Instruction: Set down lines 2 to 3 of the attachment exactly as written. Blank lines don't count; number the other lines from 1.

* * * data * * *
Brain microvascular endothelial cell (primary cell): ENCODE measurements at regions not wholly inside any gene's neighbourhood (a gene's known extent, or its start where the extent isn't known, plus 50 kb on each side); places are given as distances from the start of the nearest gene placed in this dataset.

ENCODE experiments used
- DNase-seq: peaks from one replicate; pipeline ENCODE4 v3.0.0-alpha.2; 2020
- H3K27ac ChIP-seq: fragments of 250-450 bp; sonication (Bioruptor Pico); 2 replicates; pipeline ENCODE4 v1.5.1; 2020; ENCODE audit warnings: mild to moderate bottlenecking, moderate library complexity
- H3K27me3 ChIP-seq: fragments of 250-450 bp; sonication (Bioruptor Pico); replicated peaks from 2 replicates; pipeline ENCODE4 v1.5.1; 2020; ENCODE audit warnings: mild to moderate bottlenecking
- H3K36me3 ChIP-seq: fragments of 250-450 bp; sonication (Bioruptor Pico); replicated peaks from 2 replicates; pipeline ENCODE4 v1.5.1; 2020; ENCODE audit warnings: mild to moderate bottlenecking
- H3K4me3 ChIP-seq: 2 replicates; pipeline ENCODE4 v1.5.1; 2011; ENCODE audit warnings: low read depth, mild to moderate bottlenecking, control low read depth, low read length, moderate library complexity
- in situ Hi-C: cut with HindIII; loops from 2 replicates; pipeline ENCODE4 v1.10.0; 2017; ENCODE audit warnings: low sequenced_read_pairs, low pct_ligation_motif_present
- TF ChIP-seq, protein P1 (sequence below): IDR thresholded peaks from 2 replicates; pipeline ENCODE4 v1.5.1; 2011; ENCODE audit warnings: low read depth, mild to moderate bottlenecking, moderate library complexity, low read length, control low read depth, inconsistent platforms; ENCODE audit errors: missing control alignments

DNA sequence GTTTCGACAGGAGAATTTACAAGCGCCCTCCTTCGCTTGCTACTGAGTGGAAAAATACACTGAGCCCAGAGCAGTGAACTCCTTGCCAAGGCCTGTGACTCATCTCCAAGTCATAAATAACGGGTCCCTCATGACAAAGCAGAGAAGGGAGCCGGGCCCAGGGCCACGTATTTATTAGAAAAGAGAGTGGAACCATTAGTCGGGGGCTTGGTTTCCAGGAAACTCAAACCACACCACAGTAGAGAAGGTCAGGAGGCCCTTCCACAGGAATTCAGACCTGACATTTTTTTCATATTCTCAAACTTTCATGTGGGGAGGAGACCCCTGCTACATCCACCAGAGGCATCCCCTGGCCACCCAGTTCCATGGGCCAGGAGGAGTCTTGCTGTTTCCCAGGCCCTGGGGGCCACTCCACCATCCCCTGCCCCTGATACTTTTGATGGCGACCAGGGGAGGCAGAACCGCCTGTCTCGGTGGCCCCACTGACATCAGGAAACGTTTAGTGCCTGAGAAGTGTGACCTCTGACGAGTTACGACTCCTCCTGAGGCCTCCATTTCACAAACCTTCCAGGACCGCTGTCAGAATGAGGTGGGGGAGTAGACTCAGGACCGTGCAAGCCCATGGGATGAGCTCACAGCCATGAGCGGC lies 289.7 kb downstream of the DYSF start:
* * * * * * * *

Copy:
ENCODE experiments used
- DNase-seq: peaks from one replicate; pipeline ENCODE4 v3.0.0-alpha.2; 2020